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The Agile Project Manager By: Mike Cottmeyer

Executive Summary Contents Staying competitive in today’s economy means companies must deliver the right products to market faster than ever before. Agile methodologies are leading the way by helping software teams deliver products more frequently and with significantly higher quality. Making the switch to Agile practices challenges our traditional notions of software engineering best practices, project management methodologies, and team leadership styles. The Agile approach impacts every role on a project team differently and creates opportunities to learn new skills and new ways of working together.

Executive Summary .............................. 1 Introduction ......................................... 1 Traditional Project Management ........... 2 Agile Project Management Explained .... 2 Agile Project Scheduling ....................... 2 Managing the Agile Project Team .......... 3

Shifting toward Agile methodologies has a particularly significant impact on the Project Management community. Agile introduces an entirely new framework for planning projects and introduces new ways of managing time, cost, and scope. Agile challenges the Project Manager’s assumptions about certainty and encourages them to embrace change and manage risk through the delivery of working software. Collaboration, facilitation, servant-style leadership, coaching, and team building become significant new skills that will help the Project Manager effectively lead Agile teams.

Working with the Agile Team ................ 3 New Skills for the Agile Project Manager .......................... 3 Agile on a Traditional Project ................ 3 Conclusion ........................................... 4

With these additional skills at their disposal, Agile Project Managers learn to deliver greater value to the business in the face of uncertainty and change.

Introduction Moving from traditional project work to agile project work will impact each functional role on a project team differently: • For Business Analysts (BA), successfully managing an agile project depends on defining requirements in smaller increments and working more collaboratively with the team throughout the life of the project. • For Project Managers, success moving to agile development methodologies depends on acquiring the skills necessary to progressively plan a project throughout its lifecycle rather than just at the onset. Project managers will need to consider new ways of understanding project control and risk.

• For Testers, evolving to an agile framework will mean developing the skills necessary to write tests, collaborate on design, and validate and verify software in parallel with coding. • For Product Managers, successfully transitioning to agile methods depends on closer collaboration and communication with the team, owning the product vision, and continuously guiding the team to build the best product possible given the rapidly changing objectives of the business. This paper will explore the impact agile development methodologies are having on the Project Management community, what new skills are required, and what the Project Manager can do to ease the transition. 1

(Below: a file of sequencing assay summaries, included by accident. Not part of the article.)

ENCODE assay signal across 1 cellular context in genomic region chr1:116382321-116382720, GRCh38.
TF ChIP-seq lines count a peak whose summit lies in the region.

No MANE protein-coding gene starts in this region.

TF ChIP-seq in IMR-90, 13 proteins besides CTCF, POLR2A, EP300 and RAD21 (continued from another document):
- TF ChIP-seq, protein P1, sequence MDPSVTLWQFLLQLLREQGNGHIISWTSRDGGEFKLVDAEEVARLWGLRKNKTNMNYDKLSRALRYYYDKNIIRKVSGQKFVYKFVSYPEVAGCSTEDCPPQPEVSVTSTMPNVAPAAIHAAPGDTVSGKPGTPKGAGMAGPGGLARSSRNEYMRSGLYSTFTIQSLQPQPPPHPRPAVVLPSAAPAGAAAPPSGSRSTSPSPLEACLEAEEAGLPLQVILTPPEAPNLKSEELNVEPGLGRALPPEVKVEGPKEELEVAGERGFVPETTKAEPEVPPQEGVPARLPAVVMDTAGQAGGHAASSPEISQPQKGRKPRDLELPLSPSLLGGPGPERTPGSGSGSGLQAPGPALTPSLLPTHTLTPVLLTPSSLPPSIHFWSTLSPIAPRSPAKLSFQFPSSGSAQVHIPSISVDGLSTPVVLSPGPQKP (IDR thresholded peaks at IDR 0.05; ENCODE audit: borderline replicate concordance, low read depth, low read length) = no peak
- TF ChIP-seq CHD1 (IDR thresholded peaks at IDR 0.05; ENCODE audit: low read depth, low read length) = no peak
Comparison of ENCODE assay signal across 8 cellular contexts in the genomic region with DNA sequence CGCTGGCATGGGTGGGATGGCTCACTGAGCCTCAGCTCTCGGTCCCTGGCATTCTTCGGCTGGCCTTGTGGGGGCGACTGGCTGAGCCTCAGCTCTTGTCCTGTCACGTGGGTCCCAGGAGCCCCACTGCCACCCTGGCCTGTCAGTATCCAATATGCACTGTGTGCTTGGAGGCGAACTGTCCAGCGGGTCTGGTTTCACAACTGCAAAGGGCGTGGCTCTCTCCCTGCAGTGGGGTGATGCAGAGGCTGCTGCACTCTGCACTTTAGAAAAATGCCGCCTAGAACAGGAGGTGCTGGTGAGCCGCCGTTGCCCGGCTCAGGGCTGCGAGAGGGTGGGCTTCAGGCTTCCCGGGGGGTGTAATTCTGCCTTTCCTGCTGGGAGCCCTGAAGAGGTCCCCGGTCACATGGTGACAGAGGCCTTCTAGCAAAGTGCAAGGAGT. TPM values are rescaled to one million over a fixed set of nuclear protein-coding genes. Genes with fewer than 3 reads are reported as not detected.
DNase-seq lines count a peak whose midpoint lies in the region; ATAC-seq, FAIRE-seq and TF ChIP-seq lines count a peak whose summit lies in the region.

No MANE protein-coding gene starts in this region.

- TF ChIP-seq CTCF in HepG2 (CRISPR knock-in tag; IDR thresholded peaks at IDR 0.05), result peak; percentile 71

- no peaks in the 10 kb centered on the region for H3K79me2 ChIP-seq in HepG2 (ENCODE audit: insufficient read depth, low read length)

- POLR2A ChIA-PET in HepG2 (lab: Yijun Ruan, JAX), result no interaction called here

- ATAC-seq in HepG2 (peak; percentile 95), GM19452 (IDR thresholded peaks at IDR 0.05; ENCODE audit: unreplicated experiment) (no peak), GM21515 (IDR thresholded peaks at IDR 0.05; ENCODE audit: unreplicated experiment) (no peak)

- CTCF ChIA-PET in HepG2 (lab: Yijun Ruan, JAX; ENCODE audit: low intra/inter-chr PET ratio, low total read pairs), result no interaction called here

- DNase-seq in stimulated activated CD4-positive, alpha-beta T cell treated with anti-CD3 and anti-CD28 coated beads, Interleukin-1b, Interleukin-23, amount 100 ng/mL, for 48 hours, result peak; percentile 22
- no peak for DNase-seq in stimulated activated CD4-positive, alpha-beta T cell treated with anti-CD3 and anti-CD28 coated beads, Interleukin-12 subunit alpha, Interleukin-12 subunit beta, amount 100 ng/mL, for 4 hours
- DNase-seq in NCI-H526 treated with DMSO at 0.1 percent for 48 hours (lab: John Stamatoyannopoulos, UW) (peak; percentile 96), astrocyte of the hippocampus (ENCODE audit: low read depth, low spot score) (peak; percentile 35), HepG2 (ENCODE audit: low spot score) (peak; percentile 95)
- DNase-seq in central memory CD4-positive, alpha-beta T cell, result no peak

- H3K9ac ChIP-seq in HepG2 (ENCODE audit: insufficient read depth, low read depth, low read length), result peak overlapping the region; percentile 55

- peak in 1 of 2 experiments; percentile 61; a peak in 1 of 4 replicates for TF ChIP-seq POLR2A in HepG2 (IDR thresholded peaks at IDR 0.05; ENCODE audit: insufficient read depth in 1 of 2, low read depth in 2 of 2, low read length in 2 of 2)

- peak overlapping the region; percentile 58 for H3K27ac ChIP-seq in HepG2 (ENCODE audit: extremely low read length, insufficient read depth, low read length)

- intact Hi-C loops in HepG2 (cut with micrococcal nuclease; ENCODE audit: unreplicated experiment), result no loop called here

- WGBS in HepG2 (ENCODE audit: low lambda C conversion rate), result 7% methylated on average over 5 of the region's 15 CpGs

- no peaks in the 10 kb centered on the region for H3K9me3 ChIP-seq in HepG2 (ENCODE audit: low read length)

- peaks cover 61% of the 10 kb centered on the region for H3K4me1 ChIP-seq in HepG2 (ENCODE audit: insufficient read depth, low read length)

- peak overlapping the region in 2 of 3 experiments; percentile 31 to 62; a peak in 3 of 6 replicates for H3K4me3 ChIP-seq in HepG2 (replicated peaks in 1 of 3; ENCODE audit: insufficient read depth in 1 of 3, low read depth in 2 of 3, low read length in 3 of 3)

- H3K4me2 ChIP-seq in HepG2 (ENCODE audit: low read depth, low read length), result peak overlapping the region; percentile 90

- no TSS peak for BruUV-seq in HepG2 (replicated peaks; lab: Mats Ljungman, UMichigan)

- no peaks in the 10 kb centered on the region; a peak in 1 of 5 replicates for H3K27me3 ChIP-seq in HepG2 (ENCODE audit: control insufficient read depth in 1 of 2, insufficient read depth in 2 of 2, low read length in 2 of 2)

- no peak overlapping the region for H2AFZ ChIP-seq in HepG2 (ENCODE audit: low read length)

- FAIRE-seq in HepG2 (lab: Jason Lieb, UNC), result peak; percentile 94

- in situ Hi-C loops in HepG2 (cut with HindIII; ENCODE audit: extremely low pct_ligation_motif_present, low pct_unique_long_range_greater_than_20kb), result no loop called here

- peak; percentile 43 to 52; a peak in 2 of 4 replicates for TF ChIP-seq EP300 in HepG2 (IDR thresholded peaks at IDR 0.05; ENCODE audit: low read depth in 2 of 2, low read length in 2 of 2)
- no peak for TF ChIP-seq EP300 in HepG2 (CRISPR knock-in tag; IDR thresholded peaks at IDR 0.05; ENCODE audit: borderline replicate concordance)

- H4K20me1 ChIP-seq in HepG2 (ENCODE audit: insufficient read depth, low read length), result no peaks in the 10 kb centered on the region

Traditional Project Management Most traditional projects begin with scope as the primary constraint. Scope often comes in the form of a long list of product requirements. The Project Manager is responsible for working with resource managers to gather estimates from each of the functional areas impacted by the requirements. These estimates are done in real hours and based on little information about how the requirements will actually be implemented in working software. The estimates are used to calculate the number of people needed for the project, and by extension, how much the project will cost.

they are willing to invest to bring a product to market. Agile project requirements are written as thin vertical slices of the overall system and constructed in such a way that they are mostly independent, which allows them to be prioritized and implemented in any order. Writing requirements in smaller, stand-alone increments is critical to varying scope with minimal impact to the project team. Agile teams begin to measure how fast they are able to complete thin vertical slices of functionality and therefore understand how much of the requirements can be delivered within the project time and cost constraints.

Agile Project Scheduling Early in the project, the team has very little real data to estimate the size Agile Project Managers are concerned with two primary performance of the work. Similarly, the Project Manager does not know specifically indicators on an agile project: which team members backlog size and velocity. will be assigned to Agile Project Managers are concerned with complete the work or two primary performance indicators on an agile project: The Product Backlog is the how to allocate them backlog size and velocity. list of requirements for an to the project. With agile project. It represents little information about a prioritized collection of - Product Backlog: The list of project requirements the actual solution, or features ready to be built by the who will be building it, project team. Backlog items - Velocity: How much of the backlog the team can determining a reliable are estimated in ideal hours, end date is nearly deliver in a sprint/iteration ideal days, or more abstract impossible. Project units such as story points. The Managers create a Size of Backlog รท Velocity per Sprint/Iteration = sum total of these estimates, project schedule with Number of Sprints/Iterations to Project Delivery regardless of unit, is the total the limited information size of the backlog. Project available and do their Velocity measures how much best to make the project backlog the team was able to deliver in a given iteration. Velocity conform to their approved project plan. can be measured on any consistent time interval and represents the throughput of the team or the rate at which the backlog can be This approach has not proven a reliable indicator of project size, completed. Time to completion is calculated by this simple formula: duration, or success and makes the goal of predictable project planning nearly impossible. To further complicate the problem, this approach assumes perfect knowledge of the requirements and does not easily accommodate change due to the sunk costs incurred in upfront planning.